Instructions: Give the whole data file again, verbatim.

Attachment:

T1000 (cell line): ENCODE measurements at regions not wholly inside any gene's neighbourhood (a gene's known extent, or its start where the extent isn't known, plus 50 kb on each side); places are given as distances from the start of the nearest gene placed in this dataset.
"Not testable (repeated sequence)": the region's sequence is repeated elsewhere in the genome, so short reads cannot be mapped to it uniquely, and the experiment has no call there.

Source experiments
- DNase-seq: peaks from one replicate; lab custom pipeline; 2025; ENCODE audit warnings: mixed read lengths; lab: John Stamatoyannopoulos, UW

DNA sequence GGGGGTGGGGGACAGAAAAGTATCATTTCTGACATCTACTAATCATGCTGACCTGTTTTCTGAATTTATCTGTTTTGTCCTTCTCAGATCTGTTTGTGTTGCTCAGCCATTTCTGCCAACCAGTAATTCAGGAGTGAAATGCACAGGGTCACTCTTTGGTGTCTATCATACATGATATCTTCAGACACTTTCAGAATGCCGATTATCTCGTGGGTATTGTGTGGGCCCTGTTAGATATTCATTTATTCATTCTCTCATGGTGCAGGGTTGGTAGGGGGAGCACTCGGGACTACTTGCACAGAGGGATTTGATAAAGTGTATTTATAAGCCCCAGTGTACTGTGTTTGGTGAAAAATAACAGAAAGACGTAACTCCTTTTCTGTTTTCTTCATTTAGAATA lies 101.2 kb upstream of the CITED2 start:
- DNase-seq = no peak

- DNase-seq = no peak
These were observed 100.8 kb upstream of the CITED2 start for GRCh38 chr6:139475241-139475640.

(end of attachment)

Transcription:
T1000 (cell line): ENCODE measurements at regions not wholly inside any gene's neighbourhood (a gene's known extent, or its start where the extent isn't known, plus 50 kb on each side); places are given as distances from the start of the nearest gene placed in this dataset.
"Not testable (repeated sequence)": the region's sequence is repeated elsewhere in the genome, so short reads cannot be mapped to it uniquely, and the experiment has no call there.

Source experiments
- DNase-seq: peaks from one replicate; lab custom pipeline; 2025; ENCODE audit warnings: mixed read lengths; lab: John Stamatoyannopoulos, UW

DNA sequence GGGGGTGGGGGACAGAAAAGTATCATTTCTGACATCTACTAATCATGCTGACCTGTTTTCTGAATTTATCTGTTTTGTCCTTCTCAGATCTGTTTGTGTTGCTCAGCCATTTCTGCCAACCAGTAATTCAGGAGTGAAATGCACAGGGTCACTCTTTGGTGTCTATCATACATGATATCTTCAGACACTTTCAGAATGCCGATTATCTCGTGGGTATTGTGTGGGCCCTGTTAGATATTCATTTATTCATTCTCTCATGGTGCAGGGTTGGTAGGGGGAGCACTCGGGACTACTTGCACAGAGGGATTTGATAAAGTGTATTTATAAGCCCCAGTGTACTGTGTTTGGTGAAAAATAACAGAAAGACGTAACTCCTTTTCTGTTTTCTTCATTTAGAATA lies 101.2 kb upstream of the CITED2 start:
- DNase-seq = no peak

- DNase-seq = no peak
These were observed 100.8 kb upstream of the CITED2 start for GRCh38 chr6:139475241-139475640.